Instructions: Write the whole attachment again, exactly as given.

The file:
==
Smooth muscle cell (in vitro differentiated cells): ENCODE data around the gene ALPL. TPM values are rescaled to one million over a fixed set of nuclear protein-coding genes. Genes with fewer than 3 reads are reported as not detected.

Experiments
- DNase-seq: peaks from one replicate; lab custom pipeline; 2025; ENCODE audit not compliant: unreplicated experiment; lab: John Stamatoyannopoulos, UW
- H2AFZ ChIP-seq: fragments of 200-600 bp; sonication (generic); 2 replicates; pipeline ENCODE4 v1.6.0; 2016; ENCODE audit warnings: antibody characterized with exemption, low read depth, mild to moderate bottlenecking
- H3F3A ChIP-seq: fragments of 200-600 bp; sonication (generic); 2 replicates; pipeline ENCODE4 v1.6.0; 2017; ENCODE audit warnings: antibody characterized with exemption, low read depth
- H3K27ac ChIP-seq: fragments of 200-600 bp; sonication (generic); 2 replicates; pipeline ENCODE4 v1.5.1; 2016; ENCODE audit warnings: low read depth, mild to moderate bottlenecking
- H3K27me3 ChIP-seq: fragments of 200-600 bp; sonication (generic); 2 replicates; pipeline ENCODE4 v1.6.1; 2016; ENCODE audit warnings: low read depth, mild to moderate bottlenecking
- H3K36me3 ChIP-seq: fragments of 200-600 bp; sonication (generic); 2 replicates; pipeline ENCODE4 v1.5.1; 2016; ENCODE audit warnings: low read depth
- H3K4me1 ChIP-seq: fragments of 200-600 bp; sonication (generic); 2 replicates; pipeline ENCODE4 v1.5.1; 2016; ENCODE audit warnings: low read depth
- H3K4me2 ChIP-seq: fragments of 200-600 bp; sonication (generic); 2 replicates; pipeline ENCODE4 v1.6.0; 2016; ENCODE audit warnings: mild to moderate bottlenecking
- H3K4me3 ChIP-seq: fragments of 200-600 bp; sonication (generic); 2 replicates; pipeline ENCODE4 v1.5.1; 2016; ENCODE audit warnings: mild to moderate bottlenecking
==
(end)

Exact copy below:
Smooth muscle cell (in vitro differentiated cells): ENCODE data around the gene ALPL. TPM values are rescaled to one million over a fixed set of nuclear protein-coding genes. Genes with fewer than 3 reads are reported as not detected.

Experiments
- DNase-seq: peaks from one replicate; lab custom pipeline; 2025; ENCODE audit not compliant: unreplicated experiment; lab: John Stamatoyannopoulos, UW
- H2AFZ ChIP-seq: fragments of 200-600 bp; sonication (generic); 2 replicates; pipeline ENCODE4 v1.6.0; 2016; ENCODE audit warnings: antibody characterized with exemption, low read depth, mild to moderate bottlenecking
- H3F3A ChIP-seq: fragments of 200-600 bp; sonication (generic); 2 replicates; pipeline ENCODE4 v1.6.0; 2017; ENCODE audit warnings: antibody characterized with exemption, low read depth
- H3K27ac ChIP-seq: fragments of 200-600 bp; sonication (generic); 2 replicates; pipeline ENCODE4 v1.5.1; 2016; ENCODE audit warnings: low read depth, mild to moderate bottlenecking
- H3K27me3 ChIP-seq: fragments of 200-600 bp; sonication (generic); 2 replicates; pipeline ENCODE4 v1.6.1; 2016; ENCODE audit warnings: low read depth, mild to moderate bottlenecking
- H3K36me3 ChIP-seq: fragments of 200-600 bp; sonication (generic); 2 replicates; pipeline ENCODE4 v1.5.1; 2016; ENCODE audit warnings: low read depth
- H3K4me1 ChIP-seq: fragments of 200-600 bp; sonication (generic); 2 replicates; pipeline ENCODE4 v1.5.1; 2016; ENCODE audit warnings: low read depth
- H3K4me2 ChIP-seq: fragments of 200-600 bp; sonication (generic); 2 replicates; pipeline ENCODE4 v1.6.0; 2016; ENCODE audit warnings: mild to moderate bottlenecking
- H3K4me3 ChIP-seq: fragments of 200-600 bp; sonication (generic); 2 replicates; pipeline ENCODE4 v1.5.1; 2016; ENCODE audit warnings: mild to moderate bottlenecking